Jen, in your perceptive post on the start of the “proximity talks” (which aren’t really talks and haven’t really started), you noted that the initial Mitchell-Netanyahu meeting produced the usual peace-process publicity: an announcement that the atmosphere was “good” and that the meeting was “productive.”
Asst. Secretary of State P.J. Crowley announced the “good and productive meeting” at yesterday’s daily press conference and then was unable to answer even rudimentary questions about it:
QUESTION: [Mitchell] met with Netanyahu today. What did they talk about? Are they any closer to — are you any closer to getting what you want out of the Israelis?
MR. CROWLEY: … I don’t have a particular readout from George Mitchell today, but we’re going to have multiple meetings on the Israeli side and multiple meetings on the Palestinian side. It’s hard to characterize after one of a series of meetings where we are.
QUESTION: Is it your view that the proximity talks have, in fact, now begun?
MR. CROWLEY: It is our view that George Mitchell is in the region. He is meeting with Israeli and Palestinian officials. … So at the end of these string of meetings, we’ll be in a position to characterize where we are. …
QUESTION: Just to go back, I mean, you’re saying you can’t characterize the meetings that Mitchell had with Netanyahu, but you did say that they were good and productive. I’m wondering what – on what basis you label them thus.
MR. CROWLEY: George Mitchell left the meeting and said they were good and productive.
Your post also raised the question of how this process will end, since no one expects it to succeed. Let me point to a straw in the wind — a different unanswered question in a different press conference.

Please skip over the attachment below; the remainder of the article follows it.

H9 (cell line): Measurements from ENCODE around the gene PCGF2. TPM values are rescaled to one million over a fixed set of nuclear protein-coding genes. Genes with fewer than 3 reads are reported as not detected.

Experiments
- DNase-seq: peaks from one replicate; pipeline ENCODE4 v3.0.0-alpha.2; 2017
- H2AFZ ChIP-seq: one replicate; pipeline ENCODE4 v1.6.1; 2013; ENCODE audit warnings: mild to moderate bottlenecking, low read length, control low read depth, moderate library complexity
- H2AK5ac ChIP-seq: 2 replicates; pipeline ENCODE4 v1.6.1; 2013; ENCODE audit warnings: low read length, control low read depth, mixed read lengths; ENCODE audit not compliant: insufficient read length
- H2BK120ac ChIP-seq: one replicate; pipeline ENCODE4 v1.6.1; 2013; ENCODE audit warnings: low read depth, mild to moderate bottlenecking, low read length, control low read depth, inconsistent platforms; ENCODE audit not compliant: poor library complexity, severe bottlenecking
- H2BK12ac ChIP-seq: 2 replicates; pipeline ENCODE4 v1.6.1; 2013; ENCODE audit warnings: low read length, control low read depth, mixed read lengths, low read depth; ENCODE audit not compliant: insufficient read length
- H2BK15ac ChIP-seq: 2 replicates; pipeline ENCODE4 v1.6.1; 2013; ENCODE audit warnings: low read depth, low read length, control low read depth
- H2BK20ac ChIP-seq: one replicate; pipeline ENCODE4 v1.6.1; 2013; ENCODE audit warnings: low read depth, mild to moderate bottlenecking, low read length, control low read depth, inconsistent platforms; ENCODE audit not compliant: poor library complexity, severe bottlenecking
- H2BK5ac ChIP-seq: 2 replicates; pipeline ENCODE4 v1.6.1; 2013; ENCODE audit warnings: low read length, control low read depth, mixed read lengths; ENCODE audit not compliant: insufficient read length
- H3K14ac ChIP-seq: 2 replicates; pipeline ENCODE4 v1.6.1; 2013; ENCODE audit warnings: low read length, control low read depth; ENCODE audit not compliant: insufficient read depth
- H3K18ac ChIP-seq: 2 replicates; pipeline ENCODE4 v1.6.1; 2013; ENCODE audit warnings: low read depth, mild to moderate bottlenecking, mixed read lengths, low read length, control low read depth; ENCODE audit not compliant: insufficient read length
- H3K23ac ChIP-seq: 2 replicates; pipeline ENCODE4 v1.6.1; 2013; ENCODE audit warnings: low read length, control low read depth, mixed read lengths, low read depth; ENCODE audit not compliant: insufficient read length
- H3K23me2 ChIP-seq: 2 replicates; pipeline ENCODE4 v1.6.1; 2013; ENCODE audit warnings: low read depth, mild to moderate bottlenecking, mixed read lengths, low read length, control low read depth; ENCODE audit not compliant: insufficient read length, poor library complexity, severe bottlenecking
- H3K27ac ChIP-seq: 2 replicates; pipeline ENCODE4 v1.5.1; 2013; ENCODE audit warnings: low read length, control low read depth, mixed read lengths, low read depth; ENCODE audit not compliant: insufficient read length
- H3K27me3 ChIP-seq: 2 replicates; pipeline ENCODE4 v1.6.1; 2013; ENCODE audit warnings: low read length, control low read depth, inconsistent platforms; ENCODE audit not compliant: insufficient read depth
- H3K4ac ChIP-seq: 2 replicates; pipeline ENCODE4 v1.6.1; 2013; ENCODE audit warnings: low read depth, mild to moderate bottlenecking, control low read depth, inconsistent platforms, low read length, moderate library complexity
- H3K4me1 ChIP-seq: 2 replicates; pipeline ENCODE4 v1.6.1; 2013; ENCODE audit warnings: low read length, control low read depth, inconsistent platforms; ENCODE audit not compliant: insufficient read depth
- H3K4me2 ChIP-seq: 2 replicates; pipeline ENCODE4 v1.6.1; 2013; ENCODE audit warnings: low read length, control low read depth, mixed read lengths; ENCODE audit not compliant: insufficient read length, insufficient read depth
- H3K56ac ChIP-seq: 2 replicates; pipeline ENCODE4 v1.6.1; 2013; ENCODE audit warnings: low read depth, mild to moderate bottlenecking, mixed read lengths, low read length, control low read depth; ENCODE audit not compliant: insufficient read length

At Tuesday’s White House press conference, Robert Gibbs was asked about last week’s Haaretz report that “senior Israeli officials” said President Obama had informed several European leaders that he will convene an international summit to create a Palestinian state if talks remain stalemated after four or five months:
QUESTION: … It was reported on Friday that President Obama had spoken to European leaders and told them that if talks between Israel and the Palestinians remain stalemated in September or October, he’ll convene an international summit on achieving Mideast peace. Can you confirm if — whether the President is going down that road?
MR. GIBBS: Let me check with NSC. I have not heard that, but I will check with them and see if they have anything on it.
It strains credulity that, four days after the Haaretz report, Gibbs had heard nothing about it and had no answer prepared. It is also obvious that he has access to a source within the White House who could definitively confirm or deny it. The professed lack of knowledge, together with the promise to check with a source not likely to “have anything” on it, seemed like an answer specifically designed to leave the possibility hanging.
Consider the Haaretz report confirmed, and watch the Palestinians adopt a negotiating position intended to create the necessary “stalemate.”